As a tribute to his heritage, he likely titles his works in native Polish that he prefers not to translate, allowing the art to remain mysterious. “I am Polish. I love Poland, “he said.” I don’t want to say ‘Bowl With Folds’ or something very clear. I haven’t seen art titles that help, but I don’t want to say ‘No Title.’ I don’t want to do that in one piece. It’s too cruel. “
His labor-intensive process is also mysterious, and purely intuitive. He does not use models or sketches.
“I never make drawings that put myself in jail,” he said. “I don’t use words. I listen to visuals.”
He compared his artistry both to that of jazz musicians and medieval artisans.
“It’s not like you fully imagined,” he said. “It’s scary to be incarcerated because you have no possibilities.”
Guest host Mark Rosenthal titled the show “The Contour of Feeling”-a line from Austrian writer Rainer Maria Rilke, one of von Rydingsvard’s favorite authors. Rosenthal, former curator at the National Gallery of Art in Washington, DC, is dedicated to von Rydingsvard’s works that were completed in this century.
Along with trademark cedar sculptures, the Denver exhibit spotlights work on handmade paper embedded in silk, lace and human hair. The artist’s mixed media showcases factors in everything from personal photographs and knitting to dried cow intestines – a material that inspired her work after she saw in a museum the translucent skins used. of Native Americans.
“I want to work on something disgusting. This is the fourth stomach of a cow,” he said, adding that he sources intestinal material from a sausage factory.
Rosenthal represents the brave actor’s early career with one of his gigantic bowls and a piece of wall.
Said Rosenthal. “Logistical demands mean the show is not chronological. We present a macrocosm and a microcosm of Ursula’s work. What is crucial is her touch, her hands.”
In the digital age of non-fungible tokens (NFTs), von Rydingsvard celebrates handmade and heart-felt. His human touch embraces the natural world and brings out the textures of tree bark or pine cones, the strata of layered lichen or sedimentary rock.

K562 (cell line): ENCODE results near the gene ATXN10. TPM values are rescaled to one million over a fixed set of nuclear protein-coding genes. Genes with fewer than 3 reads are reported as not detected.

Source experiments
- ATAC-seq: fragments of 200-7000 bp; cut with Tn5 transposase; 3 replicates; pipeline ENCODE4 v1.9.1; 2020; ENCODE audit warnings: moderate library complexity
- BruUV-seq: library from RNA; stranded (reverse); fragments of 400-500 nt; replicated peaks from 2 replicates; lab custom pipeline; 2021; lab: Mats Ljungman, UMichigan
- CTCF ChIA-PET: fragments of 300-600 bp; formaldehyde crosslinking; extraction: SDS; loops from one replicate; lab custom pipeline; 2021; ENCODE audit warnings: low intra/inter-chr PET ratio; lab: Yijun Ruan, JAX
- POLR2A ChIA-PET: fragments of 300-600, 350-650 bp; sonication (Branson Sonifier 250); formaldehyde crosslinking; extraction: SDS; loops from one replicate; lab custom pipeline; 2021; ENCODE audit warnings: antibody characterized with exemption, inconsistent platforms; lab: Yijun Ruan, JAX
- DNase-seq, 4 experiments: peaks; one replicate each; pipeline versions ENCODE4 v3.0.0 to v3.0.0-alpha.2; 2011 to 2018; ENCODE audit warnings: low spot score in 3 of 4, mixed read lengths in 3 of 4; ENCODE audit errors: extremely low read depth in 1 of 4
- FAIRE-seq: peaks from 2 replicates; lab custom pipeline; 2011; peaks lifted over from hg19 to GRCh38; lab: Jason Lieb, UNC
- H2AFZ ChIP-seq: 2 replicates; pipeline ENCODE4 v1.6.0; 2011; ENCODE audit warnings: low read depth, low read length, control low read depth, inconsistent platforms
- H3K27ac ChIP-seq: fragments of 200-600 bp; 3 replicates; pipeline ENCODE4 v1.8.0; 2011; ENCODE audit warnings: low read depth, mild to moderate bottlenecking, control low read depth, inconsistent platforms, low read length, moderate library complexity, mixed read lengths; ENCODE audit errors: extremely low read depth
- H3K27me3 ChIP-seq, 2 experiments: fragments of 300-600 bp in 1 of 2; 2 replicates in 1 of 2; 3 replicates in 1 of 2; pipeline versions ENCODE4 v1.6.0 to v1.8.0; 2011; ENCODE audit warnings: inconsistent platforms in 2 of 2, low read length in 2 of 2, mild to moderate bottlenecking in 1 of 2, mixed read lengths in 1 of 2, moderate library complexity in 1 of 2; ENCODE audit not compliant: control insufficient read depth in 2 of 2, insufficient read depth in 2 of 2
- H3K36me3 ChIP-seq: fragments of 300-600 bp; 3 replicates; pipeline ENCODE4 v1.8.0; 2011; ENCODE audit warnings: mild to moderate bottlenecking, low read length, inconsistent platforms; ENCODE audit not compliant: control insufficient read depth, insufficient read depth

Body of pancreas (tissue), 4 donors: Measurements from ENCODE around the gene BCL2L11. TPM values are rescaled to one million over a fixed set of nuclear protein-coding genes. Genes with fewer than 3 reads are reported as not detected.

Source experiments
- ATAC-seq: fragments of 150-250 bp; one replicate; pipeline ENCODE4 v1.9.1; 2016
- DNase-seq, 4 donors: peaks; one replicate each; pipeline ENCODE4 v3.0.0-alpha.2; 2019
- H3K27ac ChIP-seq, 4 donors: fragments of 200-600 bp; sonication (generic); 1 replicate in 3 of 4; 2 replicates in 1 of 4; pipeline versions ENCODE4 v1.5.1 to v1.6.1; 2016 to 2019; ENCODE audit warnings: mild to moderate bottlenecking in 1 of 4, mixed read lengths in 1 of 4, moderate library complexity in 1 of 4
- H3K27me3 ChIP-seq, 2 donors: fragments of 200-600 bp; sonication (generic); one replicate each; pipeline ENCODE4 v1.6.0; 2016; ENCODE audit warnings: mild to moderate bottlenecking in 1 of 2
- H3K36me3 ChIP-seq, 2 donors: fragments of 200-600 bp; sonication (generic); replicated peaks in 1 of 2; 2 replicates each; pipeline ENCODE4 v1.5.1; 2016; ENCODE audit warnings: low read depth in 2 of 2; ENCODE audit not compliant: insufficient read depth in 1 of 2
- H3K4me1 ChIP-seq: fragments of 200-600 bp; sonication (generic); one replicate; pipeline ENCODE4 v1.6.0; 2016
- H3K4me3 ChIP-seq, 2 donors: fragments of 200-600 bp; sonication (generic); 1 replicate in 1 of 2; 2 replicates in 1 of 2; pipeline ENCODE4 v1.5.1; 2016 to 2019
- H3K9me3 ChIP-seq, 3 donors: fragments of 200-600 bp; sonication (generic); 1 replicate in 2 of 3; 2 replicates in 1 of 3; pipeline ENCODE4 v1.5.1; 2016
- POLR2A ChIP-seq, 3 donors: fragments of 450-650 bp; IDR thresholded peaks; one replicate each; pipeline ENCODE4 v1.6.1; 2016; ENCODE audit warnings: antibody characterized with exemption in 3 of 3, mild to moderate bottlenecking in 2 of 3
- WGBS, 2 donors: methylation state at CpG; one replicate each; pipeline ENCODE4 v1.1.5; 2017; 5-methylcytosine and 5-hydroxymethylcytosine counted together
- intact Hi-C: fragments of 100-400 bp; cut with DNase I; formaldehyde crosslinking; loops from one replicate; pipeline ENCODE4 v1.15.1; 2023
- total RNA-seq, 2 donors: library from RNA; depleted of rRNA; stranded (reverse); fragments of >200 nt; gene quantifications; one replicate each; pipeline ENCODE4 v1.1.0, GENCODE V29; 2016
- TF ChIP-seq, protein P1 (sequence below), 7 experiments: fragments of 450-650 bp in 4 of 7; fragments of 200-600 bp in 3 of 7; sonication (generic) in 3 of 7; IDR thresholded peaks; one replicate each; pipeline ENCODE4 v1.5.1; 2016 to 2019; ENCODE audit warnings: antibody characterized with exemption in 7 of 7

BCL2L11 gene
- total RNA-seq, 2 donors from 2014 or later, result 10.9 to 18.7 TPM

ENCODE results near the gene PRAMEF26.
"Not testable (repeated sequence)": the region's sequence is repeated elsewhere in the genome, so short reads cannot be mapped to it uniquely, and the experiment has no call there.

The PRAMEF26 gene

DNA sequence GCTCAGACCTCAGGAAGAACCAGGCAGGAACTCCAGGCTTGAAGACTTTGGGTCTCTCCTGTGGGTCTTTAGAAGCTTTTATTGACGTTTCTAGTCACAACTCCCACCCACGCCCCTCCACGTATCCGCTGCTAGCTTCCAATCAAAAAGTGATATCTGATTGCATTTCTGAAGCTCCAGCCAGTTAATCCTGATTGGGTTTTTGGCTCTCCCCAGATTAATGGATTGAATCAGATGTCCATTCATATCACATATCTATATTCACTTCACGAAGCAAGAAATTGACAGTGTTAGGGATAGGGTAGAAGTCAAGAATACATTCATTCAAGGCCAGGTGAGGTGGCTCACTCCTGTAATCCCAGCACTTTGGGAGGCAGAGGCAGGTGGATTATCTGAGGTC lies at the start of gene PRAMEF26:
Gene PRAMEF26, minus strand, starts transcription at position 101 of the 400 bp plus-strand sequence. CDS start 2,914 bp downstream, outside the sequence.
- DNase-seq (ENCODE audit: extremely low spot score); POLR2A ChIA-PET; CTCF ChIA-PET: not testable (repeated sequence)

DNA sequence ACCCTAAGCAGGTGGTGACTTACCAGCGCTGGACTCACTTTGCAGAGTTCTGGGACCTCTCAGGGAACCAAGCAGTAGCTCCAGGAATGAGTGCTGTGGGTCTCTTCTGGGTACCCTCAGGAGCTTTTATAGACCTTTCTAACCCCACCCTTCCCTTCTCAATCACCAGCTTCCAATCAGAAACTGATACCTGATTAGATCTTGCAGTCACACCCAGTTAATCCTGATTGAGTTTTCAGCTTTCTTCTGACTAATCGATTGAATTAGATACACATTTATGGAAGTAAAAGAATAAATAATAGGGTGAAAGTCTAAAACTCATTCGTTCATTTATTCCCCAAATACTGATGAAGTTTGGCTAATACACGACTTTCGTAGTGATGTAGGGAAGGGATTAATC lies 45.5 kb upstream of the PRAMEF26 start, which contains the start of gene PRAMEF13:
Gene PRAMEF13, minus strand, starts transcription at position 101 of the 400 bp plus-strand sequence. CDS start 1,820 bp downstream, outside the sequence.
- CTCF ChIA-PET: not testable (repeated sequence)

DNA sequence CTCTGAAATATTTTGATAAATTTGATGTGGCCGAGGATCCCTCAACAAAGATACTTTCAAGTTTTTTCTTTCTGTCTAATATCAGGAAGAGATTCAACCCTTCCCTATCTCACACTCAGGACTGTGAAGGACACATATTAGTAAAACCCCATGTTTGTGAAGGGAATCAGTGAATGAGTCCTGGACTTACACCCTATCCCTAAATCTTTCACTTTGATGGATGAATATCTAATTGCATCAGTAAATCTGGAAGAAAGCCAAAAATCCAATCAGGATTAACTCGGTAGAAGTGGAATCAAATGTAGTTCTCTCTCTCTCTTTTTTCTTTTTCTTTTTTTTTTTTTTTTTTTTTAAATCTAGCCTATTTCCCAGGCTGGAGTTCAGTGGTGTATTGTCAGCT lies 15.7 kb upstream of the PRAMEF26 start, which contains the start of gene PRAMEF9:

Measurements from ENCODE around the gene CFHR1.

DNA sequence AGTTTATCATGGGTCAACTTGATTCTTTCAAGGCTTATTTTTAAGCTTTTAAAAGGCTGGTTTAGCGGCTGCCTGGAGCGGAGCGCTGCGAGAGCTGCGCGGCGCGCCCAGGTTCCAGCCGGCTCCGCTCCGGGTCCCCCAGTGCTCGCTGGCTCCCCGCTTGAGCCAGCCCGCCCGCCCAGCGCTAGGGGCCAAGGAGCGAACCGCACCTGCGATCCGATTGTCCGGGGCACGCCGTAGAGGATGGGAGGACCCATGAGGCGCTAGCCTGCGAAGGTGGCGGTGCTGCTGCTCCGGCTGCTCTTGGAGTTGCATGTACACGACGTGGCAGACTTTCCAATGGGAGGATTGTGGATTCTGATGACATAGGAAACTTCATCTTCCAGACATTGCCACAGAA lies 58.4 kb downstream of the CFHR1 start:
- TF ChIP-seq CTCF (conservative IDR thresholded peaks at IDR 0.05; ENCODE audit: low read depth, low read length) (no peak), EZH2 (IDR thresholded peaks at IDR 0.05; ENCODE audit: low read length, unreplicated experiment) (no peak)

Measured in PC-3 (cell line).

The artist, known for his monumental bronze, copper or cedar and graphite public art, also cast urethane resin. The only outdoor piece in the DBG has a court inside the entrance to the gardens. The large resin sculpture, lit from the inside, glows like glass.
“The resin responds very well to the day,” said the sculptor, “but the only way to really understand it is to see it at night.”
Plastic is a radical departure from its organic materials.
“I don’t want to destroy myself anymore,” said the actor, who now puts only resin or copper on the outside.
“I don’t put cedar. It’s very important to know if the piece is inside or outside, ”von Rydingsvard said.
These days, von Rydingsvard works with a team of three studio assistants who help cut and assemble complex sculptures.
“It’s like a poem that never ends,” von Rydingsvard said.
The actor puts less emphasis on his inspiration but on his driving. A hugely vulnerable element of the show is von Rydingsvard’s long list of why he creates art. At the top of his list: “Most, to survive.”
He survived. He has thrived.
“It’s a longing. You really have to do all this, “he said, pointing to his sculpture standing about 30 ‘tall, a gentle giant. Hundreds of pieces. Thousands of cuts. Patinaed surface characters. A presence at once. -once still deeply moving.
Given her war -haunted youth and personal struggles along with being a woman in an art world that has long been dominated by men, possibilities run against von Rydingsvard’s longing. However, his success was overwhelming with his well -known sculptures.